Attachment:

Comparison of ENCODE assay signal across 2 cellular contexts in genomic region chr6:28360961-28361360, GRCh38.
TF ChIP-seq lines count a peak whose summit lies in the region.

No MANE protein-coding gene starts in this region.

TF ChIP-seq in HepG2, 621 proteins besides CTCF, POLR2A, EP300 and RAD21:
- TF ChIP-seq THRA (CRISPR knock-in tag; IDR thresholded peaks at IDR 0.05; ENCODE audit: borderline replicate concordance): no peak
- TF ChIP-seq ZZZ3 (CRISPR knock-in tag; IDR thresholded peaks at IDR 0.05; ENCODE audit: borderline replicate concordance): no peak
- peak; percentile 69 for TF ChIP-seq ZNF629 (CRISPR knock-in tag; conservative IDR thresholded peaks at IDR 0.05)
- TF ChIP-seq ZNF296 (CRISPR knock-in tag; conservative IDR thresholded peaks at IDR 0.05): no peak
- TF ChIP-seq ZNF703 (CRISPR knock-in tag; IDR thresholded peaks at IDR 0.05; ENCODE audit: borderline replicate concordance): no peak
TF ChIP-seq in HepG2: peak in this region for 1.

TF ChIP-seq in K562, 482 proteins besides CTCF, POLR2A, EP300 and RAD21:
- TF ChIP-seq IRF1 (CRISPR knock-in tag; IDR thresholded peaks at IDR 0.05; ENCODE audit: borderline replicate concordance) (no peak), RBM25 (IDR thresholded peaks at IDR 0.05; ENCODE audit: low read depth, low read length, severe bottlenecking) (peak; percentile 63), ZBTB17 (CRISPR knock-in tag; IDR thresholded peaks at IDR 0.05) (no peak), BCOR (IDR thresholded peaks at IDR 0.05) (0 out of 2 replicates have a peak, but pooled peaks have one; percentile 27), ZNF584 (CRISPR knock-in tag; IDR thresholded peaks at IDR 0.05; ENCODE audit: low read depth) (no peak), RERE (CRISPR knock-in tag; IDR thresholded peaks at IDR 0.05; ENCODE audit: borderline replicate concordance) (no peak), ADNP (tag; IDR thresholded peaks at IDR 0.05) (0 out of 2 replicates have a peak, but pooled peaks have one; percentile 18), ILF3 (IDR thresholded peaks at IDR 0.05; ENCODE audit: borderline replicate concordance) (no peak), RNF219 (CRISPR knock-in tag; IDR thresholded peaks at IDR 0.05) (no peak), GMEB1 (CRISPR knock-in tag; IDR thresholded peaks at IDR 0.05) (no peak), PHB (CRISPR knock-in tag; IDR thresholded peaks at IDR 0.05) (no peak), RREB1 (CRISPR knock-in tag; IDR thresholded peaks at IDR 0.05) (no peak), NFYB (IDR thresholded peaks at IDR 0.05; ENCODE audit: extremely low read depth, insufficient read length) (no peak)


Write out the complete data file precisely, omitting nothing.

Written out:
Comparison of ENCODE assay signal across 2 cellular contexts in genomic region chr6:28360961-28361360, GRCh38.
TF ChIP-seq lines count a peak whose summit lies in the region.

No MANE protein-coding gene starts in this region.

TF ChIP-seq in HepG2, 621 proteins besides CTCF, POLR2A, EP300 and RAD21:
- TF ChIP-seq THRA (CRISPR knock-in tag; IDR thresholded peaks at IDR 0.05; ENCODE audit: borderline replicate concordance): no peak
- TF ChIP-seq ZZZ3 (CRISPR knock-in tag; IDR thresholded peaks at IDR 0.05; ENCODE audit: borderline replicate concordance): no peak
- peak; percentile 69 for TF ChIP-seq ZNF629 (CRISPR knock-in tag; conservative IDR thresholded peaks at IDR 0.05)
- TF ChIP-seq ZNF296 (CRISPR knock-in tag; conservative IDR thresholded peaks at IDR 0.05): no peak
- TF ChIP-seq ZNF703 (CRISPR knock-in tag; IDR thresholded peaks at IDR 0.05; ENCODE audit: borderline replicate concordance): no peak
TF ChIP-seq in HepG2: peak in this region for 1.

TF ChIP-seq in K562, 482 proteins besides CTCF, POLR2A, EP300 and RAD21:
- TF ChIP-seq IRF1 (CRISPR knock-in tag; IDR thresholded peaks at IDR 0.05; ENCODE audit: borderline replicate concordance) (no peak), RBM25 (IDR thresholded peaks at IDR 0.05; ENCODE audit: low read depth, low read length, severe bottlenecking) (peak; percentile 63), ZBTB17 (CRISPR knock-in tag; IDR thresholded peaks at IDR 0.05) (no peak), BCOR (IDR thresholded peaks at IDR 0.05) (0 out of 2 replicates have a peak, but pooled peaks have one; percentile 27), ZNF584 (CRISPR knock-in tag; IDR thresholded peaks at IDR 0.05; ENCODE audit: low read depth) (no peak), RERE (CRISPR knock-in tag; IDR thresholded peaks at IDR 0.05; ENCODE audit: borderline replicate concordance) (no peak), ADNP (tag; IDR thresholded peaks at IDR 0.05) (0 out of 2 replicates have a peak, but pooled peaks have one; percentile 18), ILF3 (IDR thresholded peaks at IDR 0.05; ENCODE audit: borderline replicate concordance) (no peak), RNF219 (CRISPR knock-in tag; IDR thresholded peaks at IDR 0.05) (no peak), GMEB1 (CRISPR knock-in tag; IDR thresholded peaks at IDR 0.05) (no peak), PHB (CRISPR knock-in tag; IDR thresholded peaks at IDR 0.05) (no peak), RREB1 (CRISPR knock-in tag; IDR thresholded peaks at IDR 0.05) (no peak), NFYB (IDR thresholded peaks at IDR 0.05; ENCODE audit: extremely low read depth, insufficient read length) (no peak)